Other (rejected) methods are explained.
FindingsData is presented in a logical way (graphs, pie charts, tables).
Problems with gathering data are considered.
DiscussionThe results are analysed, grounded in theory (e.g. from the literature review).
Major differences/similarities between findings and earlier research is shown.
Limitations of the research are given.
Conclusion ConclusionThere is a summary of the main points, and a statement of the extent to which the aim and objectives have been met.
RecommendationsThere are recommendations for future action, and/or ways to further develop the research.
End matter Reference sectionThere is a reference section with full details of sources cited.
Reference section entries are correctly formatted.
All sources cited in the text are in the reference section.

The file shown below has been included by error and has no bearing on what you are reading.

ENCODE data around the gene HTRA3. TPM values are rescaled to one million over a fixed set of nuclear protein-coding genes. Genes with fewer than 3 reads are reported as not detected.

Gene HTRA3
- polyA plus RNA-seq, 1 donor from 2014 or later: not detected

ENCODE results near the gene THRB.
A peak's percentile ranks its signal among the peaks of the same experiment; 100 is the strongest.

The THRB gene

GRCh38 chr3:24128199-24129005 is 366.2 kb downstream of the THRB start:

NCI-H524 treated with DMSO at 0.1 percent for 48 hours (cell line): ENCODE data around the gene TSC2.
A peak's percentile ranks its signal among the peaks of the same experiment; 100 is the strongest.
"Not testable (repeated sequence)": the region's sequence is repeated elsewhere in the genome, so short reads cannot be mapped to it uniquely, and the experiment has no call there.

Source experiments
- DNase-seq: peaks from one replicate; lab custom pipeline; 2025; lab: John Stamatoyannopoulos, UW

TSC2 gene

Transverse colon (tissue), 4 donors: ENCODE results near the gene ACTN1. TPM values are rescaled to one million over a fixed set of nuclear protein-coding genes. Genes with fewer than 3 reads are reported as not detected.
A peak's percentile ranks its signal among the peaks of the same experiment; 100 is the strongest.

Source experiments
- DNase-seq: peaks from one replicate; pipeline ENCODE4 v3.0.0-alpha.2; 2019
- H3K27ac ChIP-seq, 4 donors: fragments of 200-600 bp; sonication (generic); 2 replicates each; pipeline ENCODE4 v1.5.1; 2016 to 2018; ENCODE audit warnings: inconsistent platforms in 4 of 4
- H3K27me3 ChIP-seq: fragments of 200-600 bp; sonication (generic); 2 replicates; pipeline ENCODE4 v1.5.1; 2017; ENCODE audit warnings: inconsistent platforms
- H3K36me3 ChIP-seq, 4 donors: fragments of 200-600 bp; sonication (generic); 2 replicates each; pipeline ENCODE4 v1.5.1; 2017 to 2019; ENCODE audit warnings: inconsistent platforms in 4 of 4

All sources in the reference section are cited in the text.
AppendicesAppendices are clearly presented and numbered.
Appendices contain appropriate material (not essential for main body).
Other requirements Word limitsThe document is within the word limit.
Each section is within the word limit, if this is specified.
ChaptersAll required chapters are included.
Chapters are in the required order, if the order is specified.
OtherThe document fulfils other requirements, e.g. those indicated by the mark scheme.

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Sheldon Smith

Author: Sheldon Smith    ‖    Last modified: 03 March 2020.

Sheldon Smith is the founder and editor of He has been teaching English for Academic Purposes since 2004. Find out more about him in the about section and connect with him on Twitter, Facebook and LinkedIn.